From the best ingredients to look for to the difference between cones and sticks, incense experts share their advice.

The right incense can elevate the ambience of your living space, and in some cases, your mood. "Incense, in its original form, refers to tree resin that was burned to produce pleasant aromas," says Kate Lauter, the founder of Feng Sway in Brooklyn. "More recently, incense generally describes a host of fragrances, burned to fill a space with warm aromas of spice and dried flora. These scents are typically designed to evoke a memory or to build a personalized ceremony around."

Along with evoking a range of emotions and memories, getting a whiff of a certain scent can also lift your spirits, studies show. "Incense offers instant fragrance and mood for your space," explains Kristen Pumphrey, the founder and creative director of P.F. Candle Co. "It is an atmospheric fragrance—between the smoke and the scent, it's definitely a vibe." Interested in burning some at home, but not sure which type is right for you? From the best ingredients to look for to the difference between cones and sticks and more, here's what experts say you should take into consideration when shopping for incense.

terracotta candlesticks, vase, and incense holder
Credit: Addie Juell

Look for natural ingredients.

With all the different types of incense on the market, separating the stellar from the so-so can be tricky. "Finding a high-quality incense can be a challenge," says Musharrat Chowdhury of Incense Pro. "The best types of fragrances are usually the ones made with 100-percent all-natural materials, such as pure resin, essential oils, and dried plants and herbs." Sticking to quality, all-natural incense won't just supply a superior fragrance, Rownak Salam, founder of Incense Route in downtown Los Angeles, says—it's also better for your health. "Some mass-produced, inexpensively priced incense has a wood-pulp base that's almost like particle board," she warns. "When combined with synthetically-made fragrance, these heavy types of incense can cause headaches and allergic reactions."

Understand the different forms of incense.

The most common forms of incense are sticks or cones, but Pumphrey says you can also find paper, coil, and rope incense; additionally, you can burn raw materials on a charcoal disc, which has a beveled base so air can easily flow through it. "The main difference between cones and sticks is how long they last," she explains. "Sticks can last for up to an hour and are better for large spaces, while cones tend to burn for about 20 minutes. Sticks are also user friendly—if you don't have an incense holder, you can even put it in a spent candle with a little wax in the bottom, or a plant pot." Pumphrey says that incense composed of raw, non-combustible materials are also popular in the form of sage or palo santo. "You can take it a step further and use a charcoal disk to burn any raw materials, such as chunks of resin, loose plants, and ground up herbs," she says.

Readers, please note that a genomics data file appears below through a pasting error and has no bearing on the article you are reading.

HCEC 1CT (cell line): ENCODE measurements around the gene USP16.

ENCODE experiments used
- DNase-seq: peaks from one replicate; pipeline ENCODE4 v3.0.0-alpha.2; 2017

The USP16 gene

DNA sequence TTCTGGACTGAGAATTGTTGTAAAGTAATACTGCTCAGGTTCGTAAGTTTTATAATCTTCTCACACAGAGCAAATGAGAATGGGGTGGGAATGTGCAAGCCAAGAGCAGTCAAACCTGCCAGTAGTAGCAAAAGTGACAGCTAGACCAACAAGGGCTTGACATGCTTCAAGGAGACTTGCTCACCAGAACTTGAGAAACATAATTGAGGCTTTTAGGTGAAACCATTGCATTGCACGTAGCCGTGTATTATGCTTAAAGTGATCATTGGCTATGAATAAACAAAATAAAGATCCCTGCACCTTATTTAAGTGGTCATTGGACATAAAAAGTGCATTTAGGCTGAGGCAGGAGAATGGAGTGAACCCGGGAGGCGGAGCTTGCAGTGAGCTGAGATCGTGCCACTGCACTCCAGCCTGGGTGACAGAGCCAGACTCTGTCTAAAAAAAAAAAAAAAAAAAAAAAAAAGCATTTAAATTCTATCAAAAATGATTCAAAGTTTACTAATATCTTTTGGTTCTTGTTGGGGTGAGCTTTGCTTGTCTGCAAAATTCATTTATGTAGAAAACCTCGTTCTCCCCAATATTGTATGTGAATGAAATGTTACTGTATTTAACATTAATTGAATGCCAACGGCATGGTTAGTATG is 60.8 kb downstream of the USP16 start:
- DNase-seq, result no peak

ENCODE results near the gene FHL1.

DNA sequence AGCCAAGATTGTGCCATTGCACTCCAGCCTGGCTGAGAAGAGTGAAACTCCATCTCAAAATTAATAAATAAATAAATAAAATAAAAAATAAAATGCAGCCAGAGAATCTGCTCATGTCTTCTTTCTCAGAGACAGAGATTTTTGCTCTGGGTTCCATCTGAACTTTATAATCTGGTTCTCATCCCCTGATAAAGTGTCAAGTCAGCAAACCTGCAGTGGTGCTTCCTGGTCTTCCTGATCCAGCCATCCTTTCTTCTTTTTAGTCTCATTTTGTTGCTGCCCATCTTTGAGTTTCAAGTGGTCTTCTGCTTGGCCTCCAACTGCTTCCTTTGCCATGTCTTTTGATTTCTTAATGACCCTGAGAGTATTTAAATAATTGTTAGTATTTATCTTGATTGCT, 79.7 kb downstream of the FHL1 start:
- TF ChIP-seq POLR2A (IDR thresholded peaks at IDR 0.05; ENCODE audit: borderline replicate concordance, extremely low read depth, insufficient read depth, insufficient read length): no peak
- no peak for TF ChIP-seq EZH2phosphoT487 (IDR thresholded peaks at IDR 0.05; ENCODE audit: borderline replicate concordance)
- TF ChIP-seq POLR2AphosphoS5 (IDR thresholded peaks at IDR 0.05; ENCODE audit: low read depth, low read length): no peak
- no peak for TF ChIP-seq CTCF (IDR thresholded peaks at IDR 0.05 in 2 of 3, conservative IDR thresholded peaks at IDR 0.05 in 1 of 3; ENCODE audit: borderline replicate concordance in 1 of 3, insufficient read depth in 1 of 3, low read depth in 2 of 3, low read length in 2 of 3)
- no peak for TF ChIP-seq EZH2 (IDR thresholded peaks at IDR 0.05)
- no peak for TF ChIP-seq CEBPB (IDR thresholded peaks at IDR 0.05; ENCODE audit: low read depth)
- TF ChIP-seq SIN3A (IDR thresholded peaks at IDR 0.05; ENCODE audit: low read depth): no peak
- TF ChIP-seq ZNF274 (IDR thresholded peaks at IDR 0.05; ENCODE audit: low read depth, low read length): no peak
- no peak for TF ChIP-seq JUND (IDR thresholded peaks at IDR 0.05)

Take smoke into consideration.

Pumphrey says the best way to pick the type of incense you want is to determine how much smoke you can tolerate. "Sticks tend to be smokier since they burn longer, and charcoal discs are very smoky as well," she explains. "I use charcoal discs only when I have a window open. Paper incense is my go-to for mornings because it burns for about five minutes. Cones are a nice in-between." When investing in cleaner and whiter smokes, Chowdhury says to be wary of incense that contains a bamboo core. "The bamboo core can make the fragrance smell smoky," she warns.

Select a scent that's personal to you.

When choosing an incense fragrance for your home, Lauter says self-reflection is key. "Some questions to start this process might include: Where have you traveled? What scent brings nostalgia for a beautiful time in your past? What was your mother or grandmother's favorite scent?" she says. "Scent and scent combinations are super personal, and there is no wrong choice." Additionally, Michelle Zara Evans, the Vice President of Merchandising and Buying at Bespoke Post, says it's also important to take into consideration the room you're planning to burn the incense in when picking out a fragrance. "For example, certain scents, like relaxing lavender and vetiver, are a good choice for a bedroom," she explains.

Consider a popular scent.

While scent preferences vary based on the person, Chowdhury says there are some fragrances of incense that are universally popular. "Warm, woody scents, like sandalwood and myrhh, are sought after for their meditative, healing, and mood-boosting qualities, while relaxing scents lavender and peppermint can reduce stress and anxiety," she says. Typically known as a pure incense, Chowdhury says frankincense is an earthy, all-natural option that's also highly in demand with aromatherapy lovers. "It is known to be a 'pure incense' that has a spicy and fruity nuance in its odor," she explains. "It's comforting and is known to stimulate the immune system."


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